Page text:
Climate change and reputation risks do not appear to be top of mind for energy respondents. However, as the world is becoming more aware of industries that could pose an existential threat to humanity, these risks could become relatively significant threats to the industry. The World Economic Forum’s “Road to net zero in four charts,” among other analyses, points to the impact of decarbonization initiatives in the developed and developing worlds on current oil and gas economics. Additionally, although weather and natural disasters did not make the top 10 risks list, they are more consequential than some higher-ranked risks considering recent extreme weather events globally.
Given the industry’s heavy reliance on governmental decision making, political risk should rank higher as regulators across the world grapple with the appropriateness of actions, subsidy protections and their impact on the energy transition. We see regional variations in terms of how the pace of change is being dictated, which has a knock-on effect for global energy companies.
Challenges the Industry Will Face in the Next 3 Years and What Organizations Can Do to Address Them
Utility companies will need to devise ways to shift power to consumers. This will include smart technologies to help control consumption and possibly to share non-fossil-fuel sources via a two-way grid. As reliance on fossil fuels diminishes, non-fossil energy sources — renewables and nuclear options such as thorium — will become important commodities. The energy sector faces game-changing trends and technologies over the next few years. With global warming and extreme climate conditions becoming the new normal, there is growing global recognition that changes are needed quickly.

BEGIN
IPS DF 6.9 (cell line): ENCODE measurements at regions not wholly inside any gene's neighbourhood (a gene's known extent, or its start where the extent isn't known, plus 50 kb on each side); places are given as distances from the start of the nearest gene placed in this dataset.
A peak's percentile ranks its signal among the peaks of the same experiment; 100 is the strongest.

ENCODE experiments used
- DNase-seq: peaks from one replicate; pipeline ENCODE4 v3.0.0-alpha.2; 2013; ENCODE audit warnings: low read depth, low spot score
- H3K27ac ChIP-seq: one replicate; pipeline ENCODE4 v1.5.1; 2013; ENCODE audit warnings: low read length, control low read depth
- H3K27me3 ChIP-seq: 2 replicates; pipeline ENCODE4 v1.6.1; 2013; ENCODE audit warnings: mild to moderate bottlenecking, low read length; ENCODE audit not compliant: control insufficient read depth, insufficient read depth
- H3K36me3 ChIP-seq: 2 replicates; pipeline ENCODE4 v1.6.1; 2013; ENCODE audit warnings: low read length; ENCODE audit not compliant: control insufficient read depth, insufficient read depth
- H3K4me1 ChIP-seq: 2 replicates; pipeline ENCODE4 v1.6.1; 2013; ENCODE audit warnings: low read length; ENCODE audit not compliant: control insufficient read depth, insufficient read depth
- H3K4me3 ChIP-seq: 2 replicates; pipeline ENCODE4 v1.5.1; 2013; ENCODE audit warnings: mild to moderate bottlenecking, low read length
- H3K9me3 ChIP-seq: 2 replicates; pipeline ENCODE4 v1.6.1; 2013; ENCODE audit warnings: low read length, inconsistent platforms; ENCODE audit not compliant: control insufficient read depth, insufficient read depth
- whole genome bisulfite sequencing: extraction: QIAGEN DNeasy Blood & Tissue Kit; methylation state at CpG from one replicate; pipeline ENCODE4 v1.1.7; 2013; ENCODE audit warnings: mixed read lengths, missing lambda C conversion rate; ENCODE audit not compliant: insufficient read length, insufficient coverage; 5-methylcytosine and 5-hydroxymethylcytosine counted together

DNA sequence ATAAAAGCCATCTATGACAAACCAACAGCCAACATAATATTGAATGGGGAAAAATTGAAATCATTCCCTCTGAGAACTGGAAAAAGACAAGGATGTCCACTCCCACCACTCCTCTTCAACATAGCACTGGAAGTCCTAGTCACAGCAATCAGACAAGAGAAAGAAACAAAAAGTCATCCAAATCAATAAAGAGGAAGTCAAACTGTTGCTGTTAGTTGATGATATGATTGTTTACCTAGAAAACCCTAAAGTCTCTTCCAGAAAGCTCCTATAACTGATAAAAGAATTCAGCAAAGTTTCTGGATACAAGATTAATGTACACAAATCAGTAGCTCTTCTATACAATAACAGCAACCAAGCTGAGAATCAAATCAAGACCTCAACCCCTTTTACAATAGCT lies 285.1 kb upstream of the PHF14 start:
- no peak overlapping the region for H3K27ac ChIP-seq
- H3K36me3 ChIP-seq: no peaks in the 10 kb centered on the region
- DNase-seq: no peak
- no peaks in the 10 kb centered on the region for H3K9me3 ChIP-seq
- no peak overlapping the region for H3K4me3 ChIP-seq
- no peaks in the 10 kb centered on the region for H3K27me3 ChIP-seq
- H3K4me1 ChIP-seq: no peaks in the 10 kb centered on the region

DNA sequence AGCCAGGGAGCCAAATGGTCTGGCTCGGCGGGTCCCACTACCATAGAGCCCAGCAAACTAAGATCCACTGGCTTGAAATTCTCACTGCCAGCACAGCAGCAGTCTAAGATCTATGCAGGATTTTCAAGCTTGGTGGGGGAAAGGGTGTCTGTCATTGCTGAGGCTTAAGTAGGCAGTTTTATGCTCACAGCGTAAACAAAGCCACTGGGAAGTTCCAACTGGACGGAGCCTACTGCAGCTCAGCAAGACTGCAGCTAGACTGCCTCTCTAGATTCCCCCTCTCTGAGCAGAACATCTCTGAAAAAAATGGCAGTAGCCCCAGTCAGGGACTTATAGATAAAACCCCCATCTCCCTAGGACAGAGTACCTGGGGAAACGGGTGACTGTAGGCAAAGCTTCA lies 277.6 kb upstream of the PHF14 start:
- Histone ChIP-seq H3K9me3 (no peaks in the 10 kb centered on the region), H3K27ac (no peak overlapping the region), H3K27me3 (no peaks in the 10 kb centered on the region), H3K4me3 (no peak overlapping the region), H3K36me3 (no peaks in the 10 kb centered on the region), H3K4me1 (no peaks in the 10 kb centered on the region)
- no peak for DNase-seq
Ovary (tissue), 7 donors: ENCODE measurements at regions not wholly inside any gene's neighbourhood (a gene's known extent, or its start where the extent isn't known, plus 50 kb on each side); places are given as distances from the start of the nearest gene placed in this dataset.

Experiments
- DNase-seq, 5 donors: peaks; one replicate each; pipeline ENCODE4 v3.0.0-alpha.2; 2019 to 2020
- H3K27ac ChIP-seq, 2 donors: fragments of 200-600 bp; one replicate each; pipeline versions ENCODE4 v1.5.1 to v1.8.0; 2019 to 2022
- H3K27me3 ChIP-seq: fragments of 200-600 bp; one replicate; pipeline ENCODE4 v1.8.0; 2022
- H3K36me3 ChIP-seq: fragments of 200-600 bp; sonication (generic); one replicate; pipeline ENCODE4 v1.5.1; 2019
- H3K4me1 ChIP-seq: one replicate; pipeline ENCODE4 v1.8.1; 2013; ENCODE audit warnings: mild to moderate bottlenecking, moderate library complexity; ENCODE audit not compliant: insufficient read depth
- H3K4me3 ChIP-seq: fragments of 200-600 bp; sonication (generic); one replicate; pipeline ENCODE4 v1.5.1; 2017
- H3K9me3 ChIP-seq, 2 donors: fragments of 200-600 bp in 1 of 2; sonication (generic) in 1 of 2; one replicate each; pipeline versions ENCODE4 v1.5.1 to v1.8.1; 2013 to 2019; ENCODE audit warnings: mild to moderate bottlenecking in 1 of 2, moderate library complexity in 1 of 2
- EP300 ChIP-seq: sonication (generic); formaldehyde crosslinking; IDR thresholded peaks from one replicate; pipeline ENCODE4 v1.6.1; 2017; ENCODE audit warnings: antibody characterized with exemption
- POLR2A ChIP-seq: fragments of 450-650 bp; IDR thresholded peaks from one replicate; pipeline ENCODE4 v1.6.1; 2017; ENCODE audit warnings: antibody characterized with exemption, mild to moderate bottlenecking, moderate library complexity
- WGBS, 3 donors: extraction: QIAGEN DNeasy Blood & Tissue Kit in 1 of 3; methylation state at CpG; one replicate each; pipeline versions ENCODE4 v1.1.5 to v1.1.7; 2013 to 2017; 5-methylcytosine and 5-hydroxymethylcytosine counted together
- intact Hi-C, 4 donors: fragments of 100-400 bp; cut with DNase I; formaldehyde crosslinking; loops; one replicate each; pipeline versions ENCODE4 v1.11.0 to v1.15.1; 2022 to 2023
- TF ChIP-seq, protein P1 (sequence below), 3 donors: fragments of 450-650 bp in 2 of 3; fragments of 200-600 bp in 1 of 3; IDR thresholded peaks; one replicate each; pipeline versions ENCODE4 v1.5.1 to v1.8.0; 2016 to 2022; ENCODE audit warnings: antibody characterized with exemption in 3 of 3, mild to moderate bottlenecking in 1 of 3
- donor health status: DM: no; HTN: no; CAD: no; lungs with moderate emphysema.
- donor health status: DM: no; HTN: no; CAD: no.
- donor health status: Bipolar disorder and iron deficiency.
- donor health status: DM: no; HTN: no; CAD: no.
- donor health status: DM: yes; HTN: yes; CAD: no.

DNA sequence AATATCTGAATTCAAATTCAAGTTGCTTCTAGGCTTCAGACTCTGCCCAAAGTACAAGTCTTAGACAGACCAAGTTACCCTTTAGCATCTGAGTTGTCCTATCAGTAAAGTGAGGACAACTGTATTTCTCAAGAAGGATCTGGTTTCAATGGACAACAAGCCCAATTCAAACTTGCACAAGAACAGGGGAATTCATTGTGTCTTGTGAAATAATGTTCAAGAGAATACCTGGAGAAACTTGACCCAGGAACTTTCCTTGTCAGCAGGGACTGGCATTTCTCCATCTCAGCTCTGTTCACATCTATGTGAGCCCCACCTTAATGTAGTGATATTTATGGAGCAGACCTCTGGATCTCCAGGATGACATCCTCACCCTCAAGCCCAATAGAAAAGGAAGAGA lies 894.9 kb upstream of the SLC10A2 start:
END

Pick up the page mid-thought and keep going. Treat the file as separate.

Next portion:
Companies need to demonstrate well-developed ESG objectives because these will become important for continued access to capital, specifically when pursuing new investments. The industry has made some ESG progress on its own, but government action — for example, placing a price or tax on carbon — may accelerate change.
On the asset side of the balance sheet, safe and sustainable infrastructure transition, as well as the necessary decommissioning and repurposing of assets, will alter risk profiles, influence capital requirements and necessitate a review of risk retention and transfer mechanisms, as well as of insurance coverage and levels.
How New Challenges Will Require Companies to Change Their Approaches to Risk Management and Mitigation
Companies need to adopt a holistic risk management framework that includes physical and human assets. ESG and climate change realities will drive significant change in the way energy and power companies manage the risks of their assets.
Power sector insurance needs are increasing exponentially as companies work to eliminate fossil fuels from their energy mix and invest in new technology. Energy companies are used to managing high-profit projects and now are confronted with technologies such as hydrogen that could take many years to generate a return. Some integration of power and traditional oil and gas businesses is inevitable as the industry transitions toward carbon neutrality. This could take over 30 years, but energy companies need to adapt to a new reality to meet changing obligations.
ESG and the energy transition have created new and evolving risks that boards and companies need to navigate. With limited historical precedent to guide them, businesses must find new ways to define how they look at risk and return on capital, including issues such as decommissioning and the management of stranded assets and implications for production. The transition to new forms of energy and the convergence of power and energy sectors will potentially affect the speed of return on capital investment.
Current Top 10 Risks
Predicted Future Risks